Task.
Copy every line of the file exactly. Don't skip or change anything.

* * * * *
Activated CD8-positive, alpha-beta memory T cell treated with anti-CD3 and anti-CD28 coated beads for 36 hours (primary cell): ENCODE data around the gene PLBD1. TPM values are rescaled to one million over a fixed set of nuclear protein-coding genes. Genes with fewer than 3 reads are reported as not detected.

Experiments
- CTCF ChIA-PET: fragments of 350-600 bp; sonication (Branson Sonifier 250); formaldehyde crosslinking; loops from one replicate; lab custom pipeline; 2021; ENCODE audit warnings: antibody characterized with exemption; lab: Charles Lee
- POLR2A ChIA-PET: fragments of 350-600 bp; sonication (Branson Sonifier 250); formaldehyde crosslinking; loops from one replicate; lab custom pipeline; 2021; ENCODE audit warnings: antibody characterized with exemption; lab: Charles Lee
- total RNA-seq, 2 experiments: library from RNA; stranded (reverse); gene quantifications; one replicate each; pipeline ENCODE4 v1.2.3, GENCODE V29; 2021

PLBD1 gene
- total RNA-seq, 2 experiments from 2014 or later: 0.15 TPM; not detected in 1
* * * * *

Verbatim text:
Activated CD8-positive, alpha-beta memory T cell treated with anti-CD3 and anti-CD28 coated beads for 36 hours (primary cell): ENCODE data around the gene PLBD1. TPM values are rescaled to one million over a fixed set of nuclear protein-coding genes. Genes with fewer than 3 reads are reported as not detected.

Experiments
- CTCF ChIA-PET: fragments of 350-600 bp; sonication (Branson Sonifier 250); formaldehyde crosslinking; loops from one replicate; lab custom pipeline; 2021; ENCODE audit warnings: antibody characterized with exemption; lab: Charles Lee
- POLR2A ChIA-PET: fragments of 350-600 bp; sonication (Branson Sonifier 250); formaldehyde crosslinking; loops from one replicate; lab custom pipeline; 2021; ENCODE audit warnings: antibody characterized with exemption; lab: Charles Lee
- total RNA-seq, 2 experiments: library from RNA; stranded (reverse); gene quantifications; one replicate each; pipeline ENCODE4 v1.2.3, GENCODE V29; 2021

PLBD1 gene
- total RNA-seq, 2 experiments from 2014 or later: 0.15 TPM; not detected in 1